APR asked: Alabama recently executed a man in his eighties. Is there something administratively the courts can do to expedite the appeals process so that death penalties can be performed in less than 20 years of sentencing?

“If there were enough judges and a better system for providing competent defense attorneys, that would streamline it some,” Smalley said. “I don’t think we should change the defendants’ protections.”

“Sometimes justice delayed is justice denied,” Smalley said. “We know it is less costly to have life without parole than the death penalty.”

APR asked: Does the state legislature need to find more funding for the Alabama Court System, particularly the circuit clerks offices?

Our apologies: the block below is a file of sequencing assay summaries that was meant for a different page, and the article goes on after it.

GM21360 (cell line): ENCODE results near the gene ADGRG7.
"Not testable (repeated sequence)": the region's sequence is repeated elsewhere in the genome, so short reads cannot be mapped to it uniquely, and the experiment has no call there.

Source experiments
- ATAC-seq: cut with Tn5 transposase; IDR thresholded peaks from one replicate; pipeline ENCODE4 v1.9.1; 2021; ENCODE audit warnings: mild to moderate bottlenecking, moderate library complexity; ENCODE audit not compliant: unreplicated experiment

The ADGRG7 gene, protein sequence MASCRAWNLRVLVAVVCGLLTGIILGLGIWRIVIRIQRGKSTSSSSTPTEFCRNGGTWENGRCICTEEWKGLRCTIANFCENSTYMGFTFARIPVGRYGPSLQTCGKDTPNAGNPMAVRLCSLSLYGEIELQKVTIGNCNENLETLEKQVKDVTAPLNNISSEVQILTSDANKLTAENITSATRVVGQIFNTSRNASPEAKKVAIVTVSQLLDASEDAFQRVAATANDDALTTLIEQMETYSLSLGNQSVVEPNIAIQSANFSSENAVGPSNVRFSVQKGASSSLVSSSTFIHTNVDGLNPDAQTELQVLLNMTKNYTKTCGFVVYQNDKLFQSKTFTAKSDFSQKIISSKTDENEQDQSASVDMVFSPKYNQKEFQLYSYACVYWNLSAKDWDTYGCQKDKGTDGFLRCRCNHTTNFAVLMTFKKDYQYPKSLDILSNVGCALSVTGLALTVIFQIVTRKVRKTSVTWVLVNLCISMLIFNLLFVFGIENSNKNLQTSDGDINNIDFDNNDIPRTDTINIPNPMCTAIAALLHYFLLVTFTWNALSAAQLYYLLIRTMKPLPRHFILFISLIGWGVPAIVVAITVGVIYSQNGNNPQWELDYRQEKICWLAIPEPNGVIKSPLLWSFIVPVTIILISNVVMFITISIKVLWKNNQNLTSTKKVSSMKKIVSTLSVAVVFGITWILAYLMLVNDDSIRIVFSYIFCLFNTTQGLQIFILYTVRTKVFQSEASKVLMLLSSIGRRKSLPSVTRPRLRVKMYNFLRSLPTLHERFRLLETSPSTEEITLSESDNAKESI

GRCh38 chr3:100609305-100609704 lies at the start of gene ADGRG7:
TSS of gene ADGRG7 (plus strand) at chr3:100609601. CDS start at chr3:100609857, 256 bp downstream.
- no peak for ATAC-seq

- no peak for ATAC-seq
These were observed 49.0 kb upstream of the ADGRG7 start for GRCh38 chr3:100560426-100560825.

“It is ridiculous,” Smalley said. “They lost manpower consistently. There is a third of the manpower that they had when I started practicing. ”

APR asked: There has been a popular perception, that in the past, some of the Justices on the Alabama Supreme Court have been a little lazy. If you are elected to the state’s highest court, can the public trust you to put in a full week’s work and not get behind on your work?

“Yes, and I pledge to write opinions,” Smalley said. “One of the things that I have heard across the state, particularly from lawyers, is that they don’t receive a reason written response on their filings. They deserve that much from the appellate courts.”

APR asked: There is a perception that whoever wins the GOP nomination for a statewide judicial race will win the office. Is that making it hard for you to fund raise in this race?